- You should never worry about duplicate content when we are talking about your own created content. Ignore this. (OK, it may be the case that you have an excellent memory, and you reproduce exactly what you read, but you aren’t aware of this; OK, I don’t think that this ever happens in reality)
- You should partially worry if you have a single article which is copied either 100% from another source or partially from different sources.
- You should worry quite a lot if the percentage of content on your web site is a duplicate of content from other web sites.
How about content on your own web site?
- Depends on the scale. If you have lots of categories / sorting of categories / filtering categories which produce lots of duplicate content on your web site, then this is a problem. If you have a presentation web site, and only 10% of the content is duplicate, then this is fine.
- By duplicate content, I mean things like:
- A page is reproduced 100% on other sections of the web site.
- A category of products has 300 products, and they can be shown in different ways, but they’re the same products.
- A web site typically copies lots of texts from one section to another, so the percentage of duplicate content overall in the web site is large.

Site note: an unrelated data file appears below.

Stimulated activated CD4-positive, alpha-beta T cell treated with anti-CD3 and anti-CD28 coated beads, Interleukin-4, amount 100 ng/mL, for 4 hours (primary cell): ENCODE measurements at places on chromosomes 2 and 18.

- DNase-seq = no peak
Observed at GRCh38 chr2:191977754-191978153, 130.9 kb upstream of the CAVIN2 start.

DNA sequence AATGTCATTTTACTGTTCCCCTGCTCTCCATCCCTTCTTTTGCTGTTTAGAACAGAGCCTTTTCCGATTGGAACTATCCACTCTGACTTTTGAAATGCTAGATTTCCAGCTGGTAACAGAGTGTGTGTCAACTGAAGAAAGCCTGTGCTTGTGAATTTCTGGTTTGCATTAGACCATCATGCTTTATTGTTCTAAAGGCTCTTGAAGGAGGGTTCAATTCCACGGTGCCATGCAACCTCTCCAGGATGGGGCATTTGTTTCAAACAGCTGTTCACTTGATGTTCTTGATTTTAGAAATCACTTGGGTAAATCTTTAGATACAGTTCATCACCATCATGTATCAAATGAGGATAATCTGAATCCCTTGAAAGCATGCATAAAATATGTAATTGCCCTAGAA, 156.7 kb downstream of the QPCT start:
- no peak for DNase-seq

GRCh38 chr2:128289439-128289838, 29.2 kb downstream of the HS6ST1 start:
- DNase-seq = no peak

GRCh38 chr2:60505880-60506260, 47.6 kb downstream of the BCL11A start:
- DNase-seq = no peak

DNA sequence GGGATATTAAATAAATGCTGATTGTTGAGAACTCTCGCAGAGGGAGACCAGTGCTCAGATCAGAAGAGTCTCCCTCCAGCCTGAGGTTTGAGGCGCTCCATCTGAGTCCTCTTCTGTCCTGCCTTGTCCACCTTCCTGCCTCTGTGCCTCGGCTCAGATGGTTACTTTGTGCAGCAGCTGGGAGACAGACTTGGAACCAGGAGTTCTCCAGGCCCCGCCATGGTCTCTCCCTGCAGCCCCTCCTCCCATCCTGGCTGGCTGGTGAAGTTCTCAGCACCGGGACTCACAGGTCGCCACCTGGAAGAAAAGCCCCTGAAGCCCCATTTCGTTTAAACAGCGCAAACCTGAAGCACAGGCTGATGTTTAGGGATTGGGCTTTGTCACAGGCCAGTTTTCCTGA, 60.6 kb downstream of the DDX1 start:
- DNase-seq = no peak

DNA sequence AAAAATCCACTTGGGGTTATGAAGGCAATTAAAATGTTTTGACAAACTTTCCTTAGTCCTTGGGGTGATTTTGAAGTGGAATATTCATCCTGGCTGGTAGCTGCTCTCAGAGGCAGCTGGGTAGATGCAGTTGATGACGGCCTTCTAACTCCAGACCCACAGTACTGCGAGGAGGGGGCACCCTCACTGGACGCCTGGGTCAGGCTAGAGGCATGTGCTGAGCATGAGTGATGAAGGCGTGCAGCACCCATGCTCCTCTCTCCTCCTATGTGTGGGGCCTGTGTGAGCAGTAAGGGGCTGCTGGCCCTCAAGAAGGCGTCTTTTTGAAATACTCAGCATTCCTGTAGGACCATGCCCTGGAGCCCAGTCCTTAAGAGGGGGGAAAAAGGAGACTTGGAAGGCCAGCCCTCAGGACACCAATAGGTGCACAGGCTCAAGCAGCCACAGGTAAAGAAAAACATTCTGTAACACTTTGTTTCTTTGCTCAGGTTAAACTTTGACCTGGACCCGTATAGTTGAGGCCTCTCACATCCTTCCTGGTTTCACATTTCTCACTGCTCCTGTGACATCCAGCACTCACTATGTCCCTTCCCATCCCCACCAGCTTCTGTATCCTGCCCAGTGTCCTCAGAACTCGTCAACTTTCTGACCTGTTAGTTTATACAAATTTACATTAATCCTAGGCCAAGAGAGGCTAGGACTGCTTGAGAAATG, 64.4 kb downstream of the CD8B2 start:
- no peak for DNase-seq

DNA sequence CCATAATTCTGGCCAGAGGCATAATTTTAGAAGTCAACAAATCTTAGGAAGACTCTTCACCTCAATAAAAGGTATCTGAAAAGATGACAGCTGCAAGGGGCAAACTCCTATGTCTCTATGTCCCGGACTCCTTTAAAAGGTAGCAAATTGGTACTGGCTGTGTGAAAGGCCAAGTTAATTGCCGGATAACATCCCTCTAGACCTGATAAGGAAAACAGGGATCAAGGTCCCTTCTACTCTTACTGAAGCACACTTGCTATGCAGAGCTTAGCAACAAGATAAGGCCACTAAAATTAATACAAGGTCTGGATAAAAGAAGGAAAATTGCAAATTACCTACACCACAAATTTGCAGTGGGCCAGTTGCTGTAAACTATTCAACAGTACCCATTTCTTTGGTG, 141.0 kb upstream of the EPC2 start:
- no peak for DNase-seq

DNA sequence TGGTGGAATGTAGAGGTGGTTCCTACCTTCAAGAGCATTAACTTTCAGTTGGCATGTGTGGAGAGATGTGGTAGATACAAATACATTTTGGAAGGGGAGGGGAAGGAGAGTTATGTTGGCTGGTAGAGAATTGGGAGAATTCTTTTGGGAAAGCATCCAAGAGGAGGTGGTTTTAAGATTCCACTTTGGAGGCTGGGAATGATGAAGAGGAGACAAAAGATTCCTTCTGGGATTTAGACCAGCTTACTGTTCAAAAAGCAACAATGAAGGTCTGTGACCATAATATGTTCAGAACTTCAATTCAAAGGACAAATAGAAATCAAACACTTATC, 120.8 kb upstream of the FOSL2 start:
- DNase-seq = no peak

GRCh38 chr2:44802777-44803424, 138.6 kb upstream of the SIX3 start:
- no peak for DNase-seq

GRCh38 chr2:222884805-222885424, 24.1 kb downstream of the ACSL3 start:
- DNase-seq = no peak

- If you have a small web site (<50 pages), and you only have very small portions of duplicate content, you may easily ignore the issue.
How about template footprint?
- Yes, this is a problem. A real one. If I visit a web page with an article on your web site, I should see the title, and a big part of the text. The template footprint (header, menus, logo, sidebar, footer) should not be the vast majority of what I see, and the content only a very small percentage, with a photo and a line of text. Don’t fuss about this very much, just remember on putting the emphasis on the content, not on the template surrounding it.
How should you check for duplicate content?
- If you have only a few articles to check, I always go for a search using quotes on Google (example). I try to find a long query, so not two-three words in quotes, but one or two sentences.
- If you have lots of articles to check, you might want to look at CopyScape. I tend not to use this web site for a single reason – it doesn’t really matter if I use it or not:
- I either write an article from scratch, and don’t bother if 10% of it has already been written 5 years ago on a different web site.
- Or I copy parts of articles from other web sites, in which case I know the content is duplicate.
“But others live just fine by copying things…”
- Google will likely get better in time at detecting things like this.
When you should avoid over-stressing?
- When you know that the vast majority of articles on your web site are written from scratch, not copied (partially or totally).
- When you only know of very limited amounts of duplicate content from a page to another.
- When the content is treated very well on your web site, and the template footprint is small.
- Note: it doesn’t matter if you have 5% duplicate content, it is irrelevant, in my opinion.